‘Alt-right’ softens the vileness of a racist movement

“The term is deliberately misleading. It sounds harmless – almost trendy – when its real purpose is to make white nationalists, white supremacists and neo-Nazis sound less frightening.”
— Globe and Mail Public Editor Sylvia Stead … Read More

Should ombudsmen criticize opinion?

Dealing with the question of whether ombuds should be involved in critiquing opinion journalism has long been a problem. That’s because journalism should be about allowing a range of opinions. But what if an opinion goes too far? Yavuz Baydar … Read More

Letters give readers a chance to become involved

There is little that warms the cockles of a journalist’s heart more than reader responses to the things we publish. They prove that you are reading, are moved by what you see, and are willing to spend time telling us what you think.

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Source’s criminal history: a deciding factor in coverage?

Should a person’s criminal history be a factor when deciding whether to interview him or her for a story unrelated to the crime? … Read More

The post-9/11 decline of media independence

Media growth in the 10 years since 9/11 has been explosive with the Internet, social networks, mobile devices and tablets, and the proliferation of news outlets on cable, online and via satellite.

“But once,” says Ed Wasserman, media columnist and Washington and Lee University professor, “the media were also institutions that recognized they had a role to play, not just a market to serve, and that role obliged them sometimes to defy the received wisdom, not cave to it. And that recognition is in steep decline.” … Read More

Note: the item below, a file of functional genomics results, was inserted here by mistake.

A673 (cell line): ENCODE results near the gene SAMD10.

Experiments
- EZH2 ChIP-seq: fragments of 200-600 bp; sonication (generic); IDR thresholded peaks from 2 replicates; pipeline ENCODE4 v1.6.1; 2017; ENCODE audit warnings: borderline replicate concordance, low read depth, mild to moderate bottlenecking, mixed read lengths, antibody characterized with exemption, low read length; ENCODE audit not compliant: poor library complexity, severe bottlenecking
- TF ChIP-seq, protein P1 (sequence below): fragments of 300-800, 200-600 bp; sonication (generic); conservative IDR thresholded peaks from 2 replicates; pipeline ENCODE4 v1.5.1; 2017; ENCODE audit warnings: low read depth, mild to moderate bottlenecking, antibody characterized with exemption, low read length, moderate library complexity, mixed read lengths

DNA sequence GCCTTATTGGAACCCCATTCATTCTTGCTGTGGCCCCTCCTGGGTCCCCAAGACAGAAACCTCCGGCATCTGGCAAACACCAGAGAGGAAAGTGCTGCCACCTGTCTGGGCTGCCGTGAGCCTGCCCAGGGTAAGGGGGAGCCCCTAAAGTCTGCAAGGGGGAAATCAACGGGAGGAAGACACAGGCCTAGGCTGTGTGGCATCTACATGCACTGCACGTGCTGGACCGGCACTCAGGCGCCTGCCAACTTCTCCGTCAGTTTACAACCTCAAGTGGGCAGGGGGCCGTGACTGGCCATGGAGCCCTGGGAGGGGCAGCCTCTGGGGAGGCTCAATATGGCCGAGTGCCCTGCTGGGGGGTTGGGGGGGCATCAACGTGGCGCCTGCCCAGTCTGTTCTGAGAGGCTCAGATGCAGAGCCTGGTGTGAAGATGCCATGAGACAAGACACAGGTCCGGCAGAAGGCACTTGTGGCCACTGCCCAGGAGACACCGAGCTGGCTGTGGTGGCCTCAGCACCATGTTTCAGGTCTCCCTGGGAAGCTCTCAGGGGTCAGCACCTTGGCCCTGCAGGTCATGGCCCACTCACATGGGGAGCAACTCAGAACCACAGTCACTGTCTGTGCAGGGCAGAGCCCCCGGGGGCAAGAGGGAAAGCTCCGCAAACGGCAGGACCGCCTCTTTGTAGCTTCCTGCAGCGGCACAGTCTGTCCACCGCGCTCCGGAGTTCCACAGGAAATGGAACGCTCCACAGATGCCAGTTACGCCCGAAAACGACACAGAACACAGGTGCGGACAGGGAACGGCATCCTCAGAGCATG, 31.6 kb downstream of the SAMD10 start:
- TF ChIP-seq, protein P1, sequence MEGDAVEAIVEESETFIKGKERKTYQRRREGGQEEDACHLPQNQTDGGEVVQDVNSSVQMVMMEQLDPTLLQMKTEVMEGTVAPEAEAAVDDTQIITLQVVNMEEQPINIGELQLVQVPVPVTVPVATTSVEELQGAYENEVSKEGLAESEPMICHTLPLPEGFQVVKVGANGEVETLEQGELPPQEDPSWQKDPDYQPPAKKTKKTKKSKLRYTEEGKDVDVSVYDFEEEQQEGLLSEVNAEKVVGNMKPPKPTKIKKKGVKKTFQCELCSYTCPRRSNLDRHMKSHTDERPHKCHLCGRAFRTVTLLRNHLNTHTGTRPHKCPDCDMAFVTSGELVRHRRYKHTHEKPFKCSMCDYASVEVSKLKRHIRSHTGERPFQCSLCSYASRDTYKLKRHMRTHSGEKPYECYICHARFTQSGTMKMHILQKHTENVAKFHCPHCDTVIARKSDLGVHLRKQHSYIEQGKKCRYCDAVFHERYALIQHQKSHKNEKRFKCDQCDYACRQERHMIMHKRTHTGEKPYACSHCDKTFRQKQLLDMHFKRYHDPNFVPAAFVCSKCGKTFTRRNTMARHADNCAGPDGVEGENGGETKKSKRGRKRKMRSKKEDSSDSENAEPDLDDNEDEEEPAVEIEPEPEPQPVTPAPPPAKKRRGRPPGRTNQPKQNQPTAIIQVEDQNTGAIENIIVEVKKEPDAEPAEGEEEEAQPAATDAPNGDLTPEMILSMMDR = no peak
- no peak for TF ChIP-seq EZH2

Readers respond to Geraldine Baum’s 9/11 journal

Now you see it, now you don’t

Ombudsman Arthur Brisbane hopes the New York Times adopts clear standards for how mistakes and changes are handled in the fast-paced digital environment. … Read More

Oops! How The Star deals with its mistakes

Newspapers used to have a standard response to outsiders’ criticisms: “We stand by our story.” But times have changed and in many places, acknowledging errors is becoming more common. However, says Nairobi Star Ombudsman Karen Rothmyer, the trend toward more corrections hasn’t yet come to Kenya. … Read More

Courtesy-title policy requires occasional explanation

Toledo Blade Readers wonder why some people receive courtesy titles in news stories while others do not. Having a courtesy title is a privilege, notes ombudsman Jack Lessenberry, and the editors don’t grant that privilege to someone who has been convicted of a felony. … Read More

ABU 47th General Assembly: Resilience in Broadcasting

Nearly 400 delegates from 42 countries gathered in Tokyo last fall for the 47th ABU General Assembly. One of the highlights was a session which explored the rapid growth of new media technologies and how Asian-Pacific broadcasters should respond. Additionally, the ABU will look into the issue of whether broadcasters should appoint an ombudsman and adopt a code of practice to maintain audience trust. … Read More